I just started thinking about it again recently because the renesis is an engine that begs to be geared more. It has peak torque and hp at high rpms and it has a very wide powerband. I would like the gearing to be closely spaced from 1st to 6th but the freeway gas mileage would look to be compromised a little bit if 6th gear were something like .9:1.
I did an experiment where I drove my car two different ways on a 3 hour trip. The first time I did it, I accelerated lightly, shifted under 3000 RPM (usually around 2500 RPM), and while cruising kept the engine around 1500 RPM (except on the highway where my gearing doesn't let me cruise at less than 2700 RPM at highway speeds).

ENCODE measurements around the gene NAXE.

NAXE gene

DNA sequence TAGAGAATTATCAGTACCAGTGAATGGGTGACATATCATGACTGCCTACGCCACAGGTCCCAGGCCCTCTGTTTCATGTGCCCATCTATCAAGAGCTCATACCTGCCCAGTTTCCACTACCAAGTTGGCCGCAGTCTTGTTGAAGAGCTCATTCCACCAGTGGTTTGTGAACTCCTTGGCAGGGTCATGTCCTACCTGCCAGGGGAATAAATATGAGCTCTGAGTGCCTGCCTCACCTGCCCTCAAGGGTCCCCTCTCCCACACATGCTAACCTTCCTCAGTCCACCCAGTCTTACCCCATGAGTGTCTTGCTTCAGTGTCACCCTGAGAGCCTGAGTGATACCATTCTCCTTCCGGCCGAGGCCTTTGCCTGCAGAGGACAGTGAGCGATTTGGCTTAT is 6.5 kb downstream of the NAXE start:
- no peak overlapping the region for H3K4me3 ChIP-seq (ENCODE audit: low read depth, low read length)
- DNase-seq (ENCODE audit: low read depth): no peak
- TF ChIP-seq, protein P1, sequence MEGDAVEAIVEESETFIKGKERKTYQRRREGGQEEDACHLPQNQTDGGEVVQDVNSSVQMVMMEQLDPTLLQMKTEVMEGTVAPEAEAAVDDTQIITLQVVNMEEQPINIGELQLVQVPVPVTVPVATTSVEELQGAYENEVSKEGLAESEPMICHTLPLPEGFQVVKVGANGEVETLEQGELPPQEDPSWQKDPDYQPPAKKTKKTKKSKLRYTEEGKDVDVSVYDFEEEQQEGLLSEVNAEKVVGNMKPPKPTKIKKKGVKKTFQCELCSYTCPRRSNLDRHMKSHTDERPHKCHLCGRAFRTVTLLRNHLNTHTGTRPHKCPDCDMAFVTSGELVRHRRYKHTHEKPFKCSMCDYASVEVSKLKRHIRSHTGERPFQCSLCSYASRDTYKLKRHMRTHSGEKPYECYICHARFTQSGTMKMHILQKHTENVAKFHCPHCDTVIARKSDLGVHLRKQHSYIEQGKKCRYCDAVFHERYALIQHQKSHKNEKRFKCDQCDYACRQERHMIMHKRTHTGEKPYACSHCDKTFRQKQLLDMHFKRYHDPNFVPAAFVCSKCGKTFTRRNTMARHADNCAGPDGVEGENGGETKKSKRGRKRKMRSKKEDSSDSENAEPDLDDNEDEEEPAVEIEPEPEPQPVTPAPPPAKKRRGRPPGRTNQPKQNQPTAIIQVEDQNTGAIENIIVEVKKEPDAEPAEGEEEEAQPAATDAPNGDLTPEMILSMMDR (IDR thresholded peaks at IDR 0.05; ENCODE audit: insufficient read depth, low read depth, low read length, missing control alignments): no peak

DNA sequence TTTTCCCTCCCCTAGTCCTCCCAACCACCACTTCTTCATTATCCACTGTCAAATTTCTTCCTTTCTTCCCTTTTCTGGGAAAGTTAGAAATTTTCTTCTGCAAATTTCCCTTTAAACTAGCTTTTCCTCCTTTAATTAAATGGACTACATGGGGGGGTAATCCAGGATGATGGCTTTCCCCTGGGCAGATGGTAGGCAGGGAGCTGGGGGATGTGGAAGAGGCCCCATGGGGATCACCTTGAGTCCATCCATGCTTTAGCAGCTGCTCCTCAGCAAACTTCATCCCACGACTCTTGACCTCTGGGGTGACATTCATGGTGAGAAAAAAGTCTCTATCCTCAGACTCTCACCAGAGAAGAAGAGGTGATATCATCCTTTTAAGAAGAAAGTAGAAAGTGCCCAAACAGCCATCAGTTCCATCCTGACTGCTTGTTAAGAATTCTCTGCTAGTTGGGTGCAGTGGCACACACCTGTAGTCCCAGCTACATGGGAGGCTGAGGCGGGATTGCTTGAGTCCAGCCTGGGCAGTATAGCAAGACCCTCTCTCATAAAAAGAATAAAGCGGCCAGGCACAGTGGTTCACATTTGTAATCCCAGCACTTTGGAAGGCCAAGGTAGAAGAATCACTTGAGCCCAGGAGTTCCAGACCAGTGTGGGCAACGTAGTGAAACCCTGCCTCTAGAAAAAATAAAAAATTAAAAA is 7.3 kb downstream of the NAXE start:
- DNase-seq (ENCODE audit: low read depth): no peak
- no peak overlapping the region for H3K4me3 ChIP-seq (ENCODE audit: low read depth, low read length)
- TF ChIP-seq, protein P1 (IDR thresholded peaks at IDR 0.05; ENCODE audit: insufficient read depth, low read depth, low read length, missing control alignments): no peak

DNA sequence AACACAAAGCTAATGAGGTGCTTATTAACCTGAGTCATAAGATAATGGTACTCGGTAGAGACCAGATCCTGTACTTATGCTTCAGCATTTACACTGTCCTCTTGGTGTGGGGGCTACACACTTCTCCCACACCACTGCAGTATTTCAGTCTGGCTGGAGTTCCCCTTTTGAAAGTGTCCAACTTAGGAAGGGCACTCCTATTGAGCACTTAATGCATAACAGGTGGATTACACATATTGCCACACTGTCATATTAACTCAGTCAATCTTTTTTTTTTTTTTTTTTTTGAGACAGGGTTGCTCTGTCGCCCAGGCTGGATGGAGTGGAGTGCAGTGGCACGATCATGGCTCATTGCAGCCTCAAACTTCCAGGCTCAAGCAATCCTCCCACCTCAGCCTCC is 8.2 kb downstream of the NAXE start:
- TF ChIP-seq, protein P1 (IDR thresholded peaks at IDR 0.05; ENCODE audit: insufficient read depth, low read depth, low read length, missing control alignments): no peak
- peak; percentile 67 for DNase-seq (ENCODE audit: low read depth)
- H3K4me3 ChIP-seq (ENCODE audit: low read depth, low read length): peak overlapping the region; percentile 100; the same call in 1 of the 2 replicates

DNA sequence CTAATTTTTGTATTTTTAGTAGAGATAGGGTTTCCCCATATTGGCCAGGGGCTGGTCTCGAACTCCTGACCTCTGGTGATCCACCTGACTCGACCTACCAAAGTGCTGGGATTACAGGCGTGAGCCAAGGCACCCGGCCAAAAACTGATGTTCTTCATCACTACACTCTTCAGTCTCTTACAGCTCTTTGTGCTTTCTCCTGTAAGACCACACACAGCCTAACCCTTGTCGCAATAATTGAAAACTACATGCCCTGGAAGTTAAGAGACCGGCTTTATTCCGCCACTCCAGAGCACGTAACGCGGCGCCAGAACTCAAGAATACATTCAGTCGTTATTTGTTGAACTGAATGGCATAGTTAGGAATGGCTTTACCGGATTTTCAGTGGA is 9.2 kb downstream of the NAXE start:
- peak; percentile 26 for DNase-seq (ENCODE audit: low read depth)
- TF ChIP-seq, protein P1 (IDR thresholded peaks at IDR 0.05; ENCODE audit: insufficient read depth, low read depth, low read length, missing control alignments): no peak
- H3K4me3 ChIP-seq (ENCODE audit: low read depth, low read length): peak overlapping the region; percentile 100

The second time around I dipped into the gas pedal more during acceleration, enough that I usually skipped 4th gear (1-2-3-5). Cruised around at 2500 RPM or more through towns. Same highway speeds. Got better mileage.
Same ambient conditions (it was the same day). Only conclusion is that by not lugging the engine, and keeping it closer to its most efficient RPM (not necessarily its torque peak) I was able to achieve better mileage.
"There are only three true sports: bull-fighting, mountain climbing, and motor racing; the rest are merely games."
- E. Hemingway
I read an article in (I believe) Car And Driver that supports Grimace's experiment. They basically said you'll get the best gas mileage if you go WOT to your cruising speed. Sounds crazy but that's what I recall from the article.